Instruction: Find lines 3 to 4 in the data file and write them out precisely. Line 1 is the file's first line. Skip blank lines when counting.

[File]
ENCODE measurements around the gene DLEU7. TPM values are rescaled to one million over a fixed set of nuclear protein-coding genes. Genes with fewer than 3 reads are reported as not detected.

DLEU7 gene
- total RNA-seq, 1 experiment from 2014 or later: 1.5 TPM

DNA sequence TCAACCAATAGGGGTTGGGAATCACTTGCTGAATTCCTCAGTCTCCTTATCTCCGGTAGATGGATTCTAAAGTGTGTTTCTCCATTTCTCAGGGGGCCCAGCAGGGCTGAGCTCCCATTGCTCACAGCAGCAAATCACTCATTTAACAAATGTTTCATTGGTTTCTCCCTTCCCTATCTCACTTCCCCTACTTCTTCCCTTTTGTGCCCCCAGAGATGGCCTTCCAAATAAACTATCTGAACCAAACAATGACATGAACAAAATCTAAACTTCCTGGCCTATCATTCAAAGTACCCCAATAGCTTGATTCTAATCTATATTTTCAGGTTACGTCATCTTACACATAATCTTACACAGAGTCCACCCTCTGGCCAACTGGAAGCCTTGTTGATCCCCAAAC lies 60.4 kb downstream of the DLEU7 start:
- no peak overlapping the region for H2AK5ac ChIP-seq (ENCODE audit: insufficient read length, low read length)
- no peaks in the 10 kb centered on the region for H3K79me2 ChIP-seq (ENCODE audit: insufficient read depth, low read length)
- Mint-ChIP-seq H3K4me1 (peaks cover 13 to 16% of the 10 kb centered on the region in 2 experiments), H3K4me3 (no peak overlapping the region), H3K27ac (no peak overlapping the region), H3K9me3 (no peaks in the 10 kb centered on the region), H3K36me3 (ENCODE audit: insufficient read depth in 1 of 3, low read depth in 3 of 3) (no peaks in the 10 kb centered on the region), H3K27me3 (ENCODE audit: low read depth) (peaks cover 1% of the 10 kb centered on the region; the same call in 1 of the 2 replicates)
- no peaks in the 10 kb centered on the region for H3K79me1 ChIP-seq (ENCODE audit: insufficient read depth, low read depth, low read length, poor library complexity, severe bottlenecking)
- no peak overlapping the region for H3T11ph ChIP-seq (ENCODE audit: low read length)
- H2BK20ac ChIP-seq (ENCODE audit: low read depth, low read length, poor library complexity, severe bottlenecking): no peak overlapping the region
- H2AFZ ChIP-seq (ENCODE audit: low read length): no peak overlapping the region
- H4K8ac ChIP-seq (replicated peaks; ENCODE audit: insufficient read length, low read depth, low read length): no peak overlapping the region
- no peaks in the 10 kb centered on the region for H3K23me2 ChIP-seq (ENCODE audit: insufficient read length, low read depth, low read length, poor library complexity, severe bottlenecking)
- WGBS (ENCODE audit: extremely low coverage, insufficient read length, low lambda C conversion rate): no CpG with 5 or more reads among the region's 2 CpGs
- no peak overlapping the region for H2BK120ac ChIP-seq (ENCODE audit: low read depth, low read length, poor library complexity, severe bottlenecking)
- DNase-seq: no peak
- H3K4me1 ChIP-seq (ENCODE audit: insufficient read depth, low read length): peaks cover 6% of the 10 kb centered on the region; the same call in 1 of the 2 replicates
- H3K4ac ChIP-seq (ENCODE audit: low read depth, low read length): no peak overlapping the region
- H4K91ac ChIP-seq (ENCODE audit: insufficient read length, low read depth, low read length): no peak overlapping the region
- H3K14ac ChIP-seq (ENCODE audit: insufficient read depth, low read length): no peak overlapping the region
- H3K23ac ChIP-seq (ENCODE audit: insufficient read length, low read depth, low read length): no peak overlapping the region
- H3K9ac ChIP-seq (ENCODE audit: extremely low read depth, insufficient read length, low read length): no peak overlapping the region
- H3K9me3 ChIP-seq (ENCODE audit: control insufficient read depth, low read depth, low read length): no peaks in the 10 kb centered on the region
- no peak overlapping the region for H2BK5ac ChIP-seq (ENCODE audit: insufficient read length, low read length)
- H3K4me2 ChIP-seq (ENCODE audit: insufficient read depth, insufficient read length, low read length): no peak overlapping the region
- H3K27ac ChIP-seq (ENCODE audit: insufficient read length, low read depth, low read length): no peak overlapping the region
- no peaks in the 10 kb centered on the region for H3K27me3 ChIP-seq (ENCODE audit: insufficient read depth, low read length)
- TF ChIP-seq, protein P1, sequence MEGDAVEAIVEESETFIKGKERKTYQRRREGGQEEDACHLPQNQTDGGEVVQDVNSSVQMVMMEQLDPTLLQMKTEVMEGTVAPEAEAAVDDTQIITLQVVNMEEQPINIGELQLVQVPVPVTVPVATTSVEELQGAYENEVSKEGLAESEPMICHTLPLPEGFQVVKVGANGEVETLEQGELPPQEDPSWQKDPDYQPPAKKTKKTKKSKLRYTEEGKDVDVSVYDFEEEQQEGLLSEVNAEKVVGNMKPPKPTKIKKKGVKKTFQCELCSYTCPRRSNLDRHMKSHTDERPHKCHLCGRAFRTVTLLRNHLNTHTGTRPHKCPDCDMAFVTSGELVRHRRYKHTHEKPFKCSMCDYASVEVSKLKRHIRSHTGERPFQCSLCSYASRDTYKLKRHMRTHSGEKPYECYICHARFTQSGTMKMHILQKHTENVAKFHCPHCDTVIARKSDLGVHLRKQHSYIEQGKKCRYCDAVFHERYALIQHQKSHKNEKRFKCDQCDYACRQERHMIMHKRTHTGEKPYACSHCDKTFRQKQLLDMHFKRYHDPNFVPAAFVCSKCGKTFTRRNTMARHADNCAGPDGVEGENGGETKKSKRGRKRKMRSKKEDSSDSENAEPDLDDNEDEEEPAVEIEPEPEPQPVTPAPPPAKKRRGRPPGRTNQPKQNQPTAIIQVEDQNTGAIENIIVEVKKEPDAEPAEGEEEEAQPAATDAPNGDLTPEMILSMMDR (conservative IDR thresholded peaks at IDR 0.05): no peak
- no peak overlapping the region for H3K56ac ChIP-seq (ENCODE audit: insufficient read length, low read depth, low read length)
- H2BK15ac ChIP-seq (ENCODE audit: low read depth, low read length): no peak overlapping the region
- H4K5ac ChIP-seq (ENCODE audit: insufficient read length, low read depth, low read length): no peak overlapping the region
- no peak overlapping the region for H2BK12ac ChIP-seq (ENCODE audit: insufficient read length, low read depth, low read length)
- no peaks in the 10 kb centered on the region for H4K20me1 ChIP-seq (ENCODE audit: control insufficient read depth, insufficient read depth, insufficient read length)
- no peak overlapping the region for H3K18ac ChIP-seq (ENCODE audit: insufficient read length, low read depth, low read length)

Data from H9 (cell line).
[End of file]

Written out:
- total RNA-seq, 1 experiment from 2014 or later: 1.5 TPM

DNA sequence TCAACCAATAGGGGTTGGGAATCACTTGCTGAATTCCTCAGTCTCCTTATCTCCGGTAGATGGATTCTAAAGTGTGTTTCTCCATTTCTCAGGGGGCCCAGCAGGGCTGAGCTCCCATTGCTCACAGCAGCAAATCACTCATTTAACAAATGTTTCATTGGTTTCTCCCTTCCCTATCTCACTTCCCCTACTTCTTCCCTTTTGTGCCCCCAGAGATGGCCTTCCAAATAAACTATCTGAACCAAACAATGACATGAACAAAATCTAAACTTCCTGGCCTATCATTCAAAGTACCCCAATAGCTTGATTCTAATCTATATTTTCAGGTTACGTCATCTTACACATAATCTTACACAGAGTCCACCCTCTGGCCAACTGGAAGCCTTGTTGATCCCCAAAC lies 60.4 kb downstream of the DLEU7 start: